Trademarking a Movement: Colin Kaepernick, Nike, and the Commodification of Social Protests in the Sport Industry

Authors: Jennifer Titanski-Hooper*, Francis Marion University, Lindsey Banister, Francis Marion University
Topics: Political Geography, Cultural Geography, Ethnicity and Race
Keywords: sports, commodification, social movements, race
Session Type: Paper
Day: 4/3/2019
Start / End Time: 4:30 PM / 6:10 PM
Room: Washington 2, Marriott, Exhibition Level
Presentation File: No File Uploaded


As a cultural industry, sports have the power to (re)shape economic and political relations and social discourse across space and scale. Interactions between players, fans, sponsors, and sporting organizations both reflect and contribute to debates in the public sphere. This paper examines these relationships as they have played out in the recent controversy between the NFL national anthem protests and Nike’s sponsorship of protest leader, Colin Kaepernick.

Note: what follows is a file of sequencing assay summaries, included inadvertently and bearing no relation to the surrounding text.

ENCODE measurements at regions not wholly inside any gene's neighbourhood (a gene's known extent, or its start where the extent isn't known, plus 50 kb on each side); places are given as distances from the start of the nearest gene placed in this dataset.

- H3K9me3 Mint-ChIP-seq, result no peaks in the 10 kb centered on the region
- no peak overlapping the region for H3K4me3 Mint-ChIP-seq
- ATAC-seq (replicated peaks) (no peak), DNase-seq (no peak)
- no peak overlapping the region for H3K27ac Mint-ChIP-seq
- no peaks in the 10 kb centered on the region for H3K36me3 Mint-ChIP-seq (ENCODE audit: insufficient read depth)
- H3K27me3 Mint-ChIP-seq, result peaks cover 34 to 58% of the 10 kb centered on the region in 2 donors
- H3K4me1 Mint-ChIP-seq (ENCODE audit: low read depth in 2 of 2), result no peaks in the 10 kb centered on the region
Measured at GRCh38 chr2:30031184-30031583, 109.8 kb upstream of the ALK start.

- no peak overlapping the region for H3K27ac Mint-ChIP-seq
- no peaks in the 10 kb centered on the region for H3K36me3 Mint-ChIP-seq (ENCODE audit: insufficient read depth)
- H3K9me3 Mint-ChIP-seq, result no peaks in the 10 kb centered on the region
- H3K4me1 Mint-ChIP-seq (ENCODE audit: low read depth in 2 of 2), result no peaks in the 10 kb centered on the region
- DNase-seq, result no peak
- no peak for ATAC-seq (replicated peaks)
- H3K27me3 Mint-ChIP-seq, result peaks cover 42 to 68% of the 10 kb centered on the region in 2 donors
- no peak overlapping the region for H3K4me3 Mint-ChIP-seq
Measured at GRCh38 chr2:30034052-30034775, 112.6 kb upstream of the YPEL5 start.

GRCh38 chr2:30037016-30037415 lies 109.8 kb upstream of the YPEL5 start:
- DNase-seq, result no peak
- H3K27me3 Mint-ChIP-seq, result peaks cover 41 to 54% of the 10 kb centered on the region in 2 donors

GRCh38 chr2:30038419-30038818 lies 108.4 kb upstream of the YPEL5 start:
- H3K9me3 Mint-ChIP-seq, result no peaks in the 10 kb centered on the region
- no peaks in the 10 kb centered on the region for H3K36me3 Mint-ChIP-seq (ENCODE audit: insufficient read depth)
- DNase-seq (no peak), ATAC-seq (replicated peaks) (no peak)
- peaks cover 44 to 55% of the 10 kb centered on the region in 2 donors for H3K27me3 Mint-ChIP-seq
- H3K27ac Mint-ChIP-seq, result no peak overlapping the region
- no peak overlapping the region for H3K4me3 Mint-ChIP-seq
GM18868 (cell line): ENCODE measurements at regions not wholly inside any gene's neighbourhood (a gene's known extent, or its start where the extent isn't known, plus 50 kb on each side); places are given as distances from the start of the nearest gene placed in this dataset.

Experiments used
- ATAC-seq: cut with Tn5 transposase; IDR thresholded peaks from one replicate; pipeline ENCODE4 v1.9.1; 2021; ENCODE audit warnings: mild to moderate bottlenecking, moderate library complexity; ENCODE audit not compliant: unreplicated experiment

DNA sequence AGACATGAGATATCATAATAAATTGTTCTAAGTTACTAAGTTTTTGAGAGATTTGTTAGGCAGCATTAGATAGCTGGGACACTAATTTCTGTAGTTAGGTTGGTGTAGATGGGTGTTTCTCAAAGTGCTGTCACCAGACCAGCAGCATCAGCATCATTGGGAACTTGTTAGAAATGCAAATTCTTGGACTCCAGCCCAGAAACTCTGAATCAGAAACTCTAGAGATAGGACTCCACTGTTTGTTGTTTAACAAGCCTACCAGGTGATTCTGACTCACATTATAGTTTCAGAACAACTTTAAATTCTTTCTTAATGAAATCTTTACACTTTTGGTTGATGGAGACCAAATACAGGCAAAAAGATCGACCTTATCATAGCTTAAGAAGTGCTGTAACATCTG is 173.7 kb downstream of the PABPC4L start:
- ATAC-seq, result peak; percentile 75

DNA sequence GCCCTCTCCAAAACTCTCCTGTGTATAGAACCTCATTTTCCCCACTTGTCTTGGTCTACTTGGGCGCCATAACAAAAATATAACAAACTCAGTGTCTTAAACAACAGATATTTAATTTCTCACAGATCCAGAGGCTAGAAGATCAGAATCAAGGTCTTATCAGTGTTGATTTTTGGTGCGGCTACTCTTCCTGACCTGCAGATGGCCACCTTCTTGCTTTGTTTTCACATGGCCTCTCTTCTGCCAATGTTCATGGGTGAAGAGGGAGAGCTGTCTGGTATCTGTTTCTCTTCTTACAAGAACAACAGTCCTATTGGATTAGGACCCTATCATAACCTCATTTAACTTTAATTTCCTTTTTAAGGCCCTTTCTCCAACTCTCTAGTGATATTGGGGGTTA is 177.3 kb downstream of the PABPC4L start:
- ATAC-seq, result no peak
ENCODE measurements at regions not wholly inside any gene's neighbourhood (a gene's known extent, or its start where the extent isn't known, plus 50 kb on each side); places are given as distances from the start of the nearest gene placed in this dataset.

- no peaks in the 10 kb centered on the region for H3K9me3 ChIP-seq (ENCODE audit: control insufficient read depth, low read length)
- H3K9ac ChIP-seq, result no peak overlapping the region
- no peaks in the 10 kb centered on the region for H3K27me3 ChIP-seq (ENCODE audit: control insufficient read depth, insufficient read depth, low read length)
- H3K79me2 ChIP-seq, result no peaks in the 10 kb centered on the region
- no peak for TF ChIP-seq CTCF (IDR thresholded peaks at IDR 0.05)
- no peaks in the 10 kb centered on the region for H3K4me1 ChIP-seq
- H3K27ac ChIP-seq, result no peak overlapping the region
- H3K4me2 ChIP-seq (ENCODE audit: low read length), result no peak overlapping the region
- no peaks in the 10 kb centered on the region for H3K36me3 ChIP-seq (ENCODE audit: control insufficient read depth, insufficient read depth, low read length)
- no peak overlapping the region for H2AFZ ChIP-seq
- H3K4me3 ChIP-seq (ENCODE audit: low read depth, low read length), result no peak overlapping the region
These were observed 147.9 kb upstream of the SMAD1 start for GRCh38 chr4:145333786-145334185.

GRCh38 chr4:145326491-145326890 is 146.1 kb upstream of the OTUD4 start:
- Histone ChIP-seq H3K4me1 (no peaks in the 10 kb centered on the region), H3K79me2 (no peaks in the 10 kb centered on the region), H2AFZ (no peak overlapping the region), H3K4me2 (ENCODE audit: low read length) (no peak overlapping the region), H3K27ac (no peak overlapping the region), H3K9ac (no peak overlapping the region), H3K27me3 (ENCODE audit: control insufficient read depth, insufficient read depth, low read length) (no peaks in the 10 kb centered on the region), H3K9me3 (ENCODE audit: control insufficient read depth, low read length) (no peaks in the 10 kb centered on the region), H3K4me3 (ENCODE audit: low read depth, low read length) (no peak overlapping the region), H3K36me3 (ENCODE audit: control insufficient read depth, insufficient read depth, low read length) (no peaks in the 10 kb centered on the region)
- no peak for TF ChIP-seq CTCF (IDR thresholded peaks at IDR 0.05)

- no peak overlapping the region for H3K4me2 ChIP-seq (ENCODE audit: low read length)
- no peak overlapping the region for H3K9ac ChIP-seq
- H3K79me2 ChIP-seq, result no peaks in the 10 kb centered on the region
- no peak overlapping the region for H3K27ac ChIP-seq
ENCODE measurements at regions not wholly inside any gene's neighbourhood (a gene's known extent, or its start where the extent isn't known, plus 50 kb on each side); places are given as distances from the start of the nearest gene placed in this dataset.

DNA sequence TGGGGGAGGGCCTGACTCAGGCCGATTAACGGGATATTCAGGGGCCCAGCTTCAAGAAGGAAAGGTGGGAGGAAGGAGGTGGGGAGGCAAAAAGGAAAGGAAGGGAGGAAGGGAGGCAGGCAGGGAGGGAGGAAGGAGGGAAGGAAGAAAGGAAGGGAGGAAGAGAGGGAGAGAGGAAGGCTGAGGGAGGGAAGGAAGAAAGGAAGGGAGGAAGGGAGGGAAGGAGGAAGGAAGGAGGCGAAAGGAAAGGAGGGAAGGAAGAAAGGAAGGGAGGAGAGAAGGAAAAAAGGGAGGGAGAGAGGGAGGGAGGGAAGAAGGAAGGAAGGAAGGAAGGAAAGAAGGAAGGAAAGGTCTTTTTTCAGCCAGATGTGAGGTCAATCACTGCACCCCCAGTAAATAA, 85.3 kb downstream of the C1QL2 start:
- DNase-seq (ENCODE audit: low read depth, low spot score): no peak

From 2016-2017, Kaepernick kneeled during the national anthem to draw attention to the oppression of racialized bodies and police brutality. His actions galvanized a movement, drawing supporters on and off the field. Others boycotted the NFL, critiqued the movement for undermining the purpose of professional sports, and characterized it as anti-American. Kaepernick became a free agent, but he was never picked up by another team. In 2018, Nike released a controversial ad starring Kaepernick, with the tagline, “Believe in something, even if it means sacrificing everything.” Subsequently, Nike’s stocks have significantly risen, and Kaepernick and his movement remain at the center of public discourse. This raises questions about the ability of athletes and corporations to act in solidarity with social movements when they also stand to financially profit. Since the ad's success, Kaepernick has even attempted to trademark his face for consumer products. These actions illuminate the vexed relationships between the cultural and economic roles of the sport industry. Working from interdisciplinary perspectives of feminist political geography and sports rhetoric, this paper analyzes how systems of power commodify bodies and social movements.

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